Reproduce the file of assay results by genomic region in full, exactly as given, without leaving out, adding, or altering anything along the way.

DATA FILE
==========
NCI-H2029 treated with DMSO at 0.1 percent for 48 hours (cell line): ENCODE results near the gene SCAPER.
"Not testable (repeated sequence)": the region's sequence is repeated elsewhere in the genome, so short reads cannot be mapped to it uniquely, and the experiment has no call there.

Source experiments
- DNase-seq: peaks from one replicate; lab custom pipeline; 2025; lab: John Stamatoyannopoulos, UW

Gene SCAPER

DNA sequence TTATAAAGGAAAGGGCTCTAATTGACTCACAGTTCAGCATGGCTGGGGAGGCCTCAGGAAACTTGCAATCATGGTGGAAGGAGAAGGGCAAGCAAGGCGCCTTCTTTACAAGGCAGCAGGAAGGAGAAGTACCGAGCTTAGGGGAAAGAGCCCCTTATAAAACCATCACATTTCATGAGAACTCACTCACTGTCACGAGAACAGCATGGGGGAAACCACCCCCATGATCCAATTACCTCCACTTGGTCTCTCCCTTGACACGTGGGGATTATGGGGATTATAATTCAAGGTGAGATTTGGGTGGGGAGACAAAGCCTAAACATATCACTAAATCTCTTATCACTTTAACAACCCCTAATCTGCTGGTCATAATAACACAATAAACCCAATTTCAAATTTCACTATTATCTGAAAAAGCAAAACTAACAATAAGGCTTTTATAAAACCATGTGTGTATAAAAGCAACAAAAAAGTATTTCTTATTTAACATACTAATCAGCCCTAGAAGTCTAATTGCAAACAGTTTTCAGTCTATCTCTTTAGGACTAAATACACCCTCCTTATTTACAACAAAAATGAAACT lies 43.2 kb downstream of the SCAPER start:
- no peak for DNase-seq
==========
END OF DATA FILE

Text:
NCI-H2029 treated with DMSO at 0.1 percent for 48 hours (cell line): ENCODE results near the gene SCAPER.
"Not testable (repeated sequence)": the region's sequence is repeated elsewhere in the genome, so short reads cannot be mapped to it uniquely, and the experiment has no call there.

Source experiments
- DNase-seq: peaks from one replicate; lab custom pipeline; 2025; lab: John Stamatoyannopoulos, UW

Gene SCAPER

DNA sequence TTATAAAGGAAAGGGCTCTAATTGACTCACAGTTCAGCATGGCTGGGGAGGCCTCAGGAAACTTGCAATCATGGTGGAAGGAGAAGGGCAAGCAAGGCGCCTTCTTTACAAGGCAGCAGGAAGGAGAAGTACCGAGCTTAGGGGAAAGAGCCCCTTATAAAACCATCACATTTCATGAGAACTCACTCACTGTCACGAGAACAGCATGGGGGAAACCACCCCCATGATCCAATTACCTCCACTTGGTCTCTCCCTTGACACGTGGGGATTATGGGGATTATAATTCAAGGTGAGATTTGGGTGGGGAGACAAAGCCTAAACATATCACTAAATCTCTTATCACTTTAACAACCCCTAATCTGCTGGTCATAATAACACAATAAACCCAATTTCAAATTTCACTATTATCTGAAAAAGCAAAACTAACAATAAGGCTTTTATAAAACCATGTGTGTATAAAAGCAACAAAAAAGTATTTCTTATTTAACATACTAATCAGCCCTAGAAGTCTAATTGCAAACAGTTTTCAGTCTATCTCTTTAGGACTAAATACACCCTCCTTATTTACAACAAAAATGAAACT lies 43.2 kb downstream of the SCAPER start:
- no peak for DNase-seq